Coal Mine Expansion Threatens Villages

A defining moment in the ongoing shift in the US’ energy landscape occurred in April 2012, when natural gas accounted for as big a share of electricity generation as coal for the first time since the Energy Information Administration began collecting that data. Abundant, cheap natural gas had edged a good deal of coal out of the stack.

But coal has been regaining ground this year, and the EIA’s latest Today in Energy report notes that in some regions, natural gas still accounts for a relatively small percentage of electricity generation. The Mid-Atlantic region in question – or PJM Interconnection region, which includes customers in Pennsylvania, Maryland, West Virginia, Delaware, Illinois, Indiana, Kentucky, Michigan, New Jersey, North Carolina, Ohio, Pennsylvania,Tennessee, Virginia and Washington, DC – gets most of its power from coal and nuclear.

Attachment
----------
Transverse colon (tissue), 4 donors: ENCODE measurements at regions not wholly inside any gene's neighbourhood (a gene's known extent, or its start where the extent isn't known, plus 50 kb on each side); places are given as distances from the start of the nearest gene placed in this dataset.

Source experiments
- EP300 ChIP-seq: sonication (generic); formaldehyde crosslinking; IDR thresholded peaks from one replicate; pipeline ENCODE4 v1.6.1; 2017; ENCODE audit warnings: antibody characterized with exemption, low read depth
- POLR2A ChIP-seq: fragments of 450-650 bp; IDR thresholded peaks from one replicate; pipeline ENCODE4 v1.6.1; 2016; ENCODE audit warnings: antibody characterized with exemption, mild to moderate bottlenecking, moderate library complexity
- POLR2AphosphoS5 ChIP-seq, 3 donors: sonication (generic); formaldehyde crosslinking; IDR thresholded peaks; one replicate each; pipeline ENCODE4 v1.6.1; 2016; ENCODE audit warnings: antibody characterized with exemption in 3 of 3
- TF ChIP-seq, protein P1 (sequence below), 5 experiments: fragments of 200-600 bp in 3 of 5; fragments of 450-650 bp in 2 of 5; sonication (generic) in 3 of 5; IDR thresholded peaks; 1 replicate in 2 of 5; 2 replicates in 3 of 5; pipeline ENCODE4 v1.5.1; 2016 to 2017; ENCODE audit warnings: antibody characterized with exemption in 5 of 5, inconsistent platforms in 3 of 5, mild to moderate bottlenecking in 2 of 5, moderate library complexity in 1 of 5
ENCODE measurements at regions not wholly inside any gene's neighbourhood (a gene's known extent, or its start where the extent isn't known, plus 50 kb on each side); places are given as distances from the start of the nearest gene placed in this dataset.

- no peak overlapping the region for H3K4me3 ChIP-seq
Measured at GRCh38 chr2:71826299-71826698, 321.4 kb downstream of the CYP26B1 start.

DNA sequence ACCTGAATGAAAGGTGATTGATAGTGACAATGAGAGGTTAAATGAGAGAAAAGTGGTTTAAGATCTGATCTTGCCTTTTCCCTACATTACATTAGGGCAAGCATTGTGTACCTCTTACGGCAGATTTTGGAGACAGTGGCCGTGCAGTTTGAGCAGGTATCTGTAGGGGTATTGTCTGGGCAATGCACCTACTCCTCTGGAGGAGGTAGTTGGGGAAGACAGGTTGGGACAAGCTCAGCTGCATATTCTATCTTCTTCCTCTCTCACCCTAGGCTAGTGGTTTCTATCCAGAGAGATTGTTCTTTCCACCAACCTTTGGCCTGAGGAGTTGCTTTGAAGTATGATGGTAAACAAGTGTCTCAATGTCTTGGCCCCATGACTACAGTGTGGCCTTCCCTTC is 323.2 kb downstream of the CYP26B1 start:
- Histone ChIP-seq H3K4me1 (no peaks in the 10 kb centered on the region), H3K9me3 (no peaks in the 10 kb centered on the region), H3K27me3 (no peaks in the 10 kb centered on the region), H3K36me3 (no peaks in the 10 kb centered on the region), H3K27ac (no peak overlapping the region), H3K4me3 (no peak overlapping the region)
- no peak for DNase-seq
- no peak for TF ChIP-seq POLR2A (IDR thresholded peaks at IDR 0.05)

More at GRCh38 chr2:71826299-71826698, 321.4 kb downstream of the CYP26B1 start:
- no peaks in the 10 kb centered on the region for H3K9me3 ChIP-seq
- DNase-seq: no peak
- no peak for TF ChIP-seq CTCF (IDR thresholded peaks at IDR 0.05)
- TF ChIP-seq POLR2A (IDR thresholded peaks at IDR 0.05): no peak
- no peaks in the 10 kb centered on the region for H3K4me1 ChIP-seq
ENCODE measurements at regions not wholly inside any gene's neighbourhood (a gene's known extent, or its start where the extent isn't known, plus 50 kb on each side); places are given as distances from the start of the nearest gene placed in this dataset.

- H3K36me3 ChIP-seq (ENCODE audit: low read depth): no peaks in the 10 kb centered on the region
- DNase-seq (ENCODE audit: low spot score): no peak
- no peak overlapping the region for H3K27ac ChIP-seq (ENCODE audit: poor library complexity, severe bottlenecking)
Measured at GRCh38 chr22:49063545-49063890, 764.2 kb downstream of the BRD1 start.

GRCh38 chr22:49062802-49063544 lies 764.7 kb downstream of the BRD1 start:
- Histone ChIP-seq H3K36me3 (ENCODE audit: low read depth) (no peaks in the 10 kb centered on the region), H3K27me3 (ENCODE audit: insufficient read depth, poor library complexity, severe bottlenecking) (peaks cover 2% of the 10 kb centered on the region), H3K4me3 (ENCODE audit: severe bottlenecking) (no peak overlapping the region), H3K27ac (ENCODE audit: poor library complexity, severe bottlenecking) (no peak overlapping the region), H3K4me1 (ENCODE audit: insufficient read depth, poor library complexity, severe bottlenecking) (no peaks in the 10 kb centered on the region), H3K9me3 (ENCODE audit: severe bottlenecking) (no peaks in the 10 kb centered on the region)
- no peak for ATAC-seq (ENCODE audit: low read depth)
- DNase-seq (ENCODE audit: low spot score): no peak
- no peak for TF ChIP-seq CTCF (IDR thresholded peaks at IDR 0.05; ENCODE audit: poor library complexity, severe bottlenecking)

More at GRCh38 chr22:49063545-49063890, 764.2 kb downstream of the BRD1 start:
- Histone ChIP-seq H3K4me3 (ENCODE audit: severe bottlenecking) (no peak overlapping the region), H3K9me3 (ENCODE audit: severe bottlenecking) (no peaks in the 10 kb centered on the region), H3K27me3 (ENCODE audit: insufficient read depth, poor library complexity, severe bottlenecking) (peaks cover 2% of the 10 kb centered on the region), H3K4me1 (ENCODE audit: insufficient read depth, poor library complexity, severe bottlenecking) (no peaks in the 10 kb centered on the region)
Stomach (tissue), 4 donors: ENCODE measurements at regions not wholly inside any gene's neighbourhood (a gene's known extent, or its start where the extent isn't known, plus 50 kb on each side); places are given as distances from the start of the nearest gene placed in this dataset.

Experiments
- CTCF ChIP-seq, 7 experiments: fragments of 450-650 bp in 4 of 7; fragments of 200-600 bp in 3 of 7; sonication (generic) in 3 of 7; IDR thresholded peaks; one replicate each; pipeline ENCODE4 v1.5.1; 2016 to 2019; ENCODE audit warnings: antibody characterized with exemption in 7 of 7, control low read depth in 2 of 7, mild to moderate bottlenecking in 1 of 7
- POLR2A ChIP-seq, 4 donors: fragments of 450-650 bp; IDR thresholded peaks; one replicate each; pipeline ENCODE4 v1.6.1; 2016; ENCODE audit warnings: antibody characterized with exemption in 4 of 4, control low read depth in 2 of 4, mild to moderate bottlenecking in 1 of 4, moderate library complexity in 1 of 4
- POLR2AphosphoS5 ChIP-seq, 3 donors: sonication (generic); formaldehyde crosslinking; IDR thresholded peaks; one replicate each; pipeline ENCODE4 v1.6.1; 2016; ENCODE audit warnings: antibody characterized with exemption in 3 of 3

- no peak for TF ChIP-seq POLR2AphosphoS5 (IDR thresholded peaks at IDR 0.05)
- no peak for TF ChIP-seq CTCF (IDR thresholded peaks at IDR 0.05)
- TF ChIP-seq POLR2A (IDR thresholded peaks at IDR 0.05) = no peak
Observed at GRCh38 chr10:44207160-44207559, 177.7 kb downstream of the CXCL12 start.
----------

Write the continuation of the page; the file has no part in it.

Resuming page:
“Natural gas power generation increased because of low natural gas prices in 2012 and 2013 (especially in states such as Ohio and Pennsylvania), but the availability of cheap coal from the Illinois Basin has kept coal-fired units producing nearly half of the output in PJM’s system, especially in the western portion (Indiana and Illinois).”

Screen Shot 2013-11-18 at 8.49.38 AM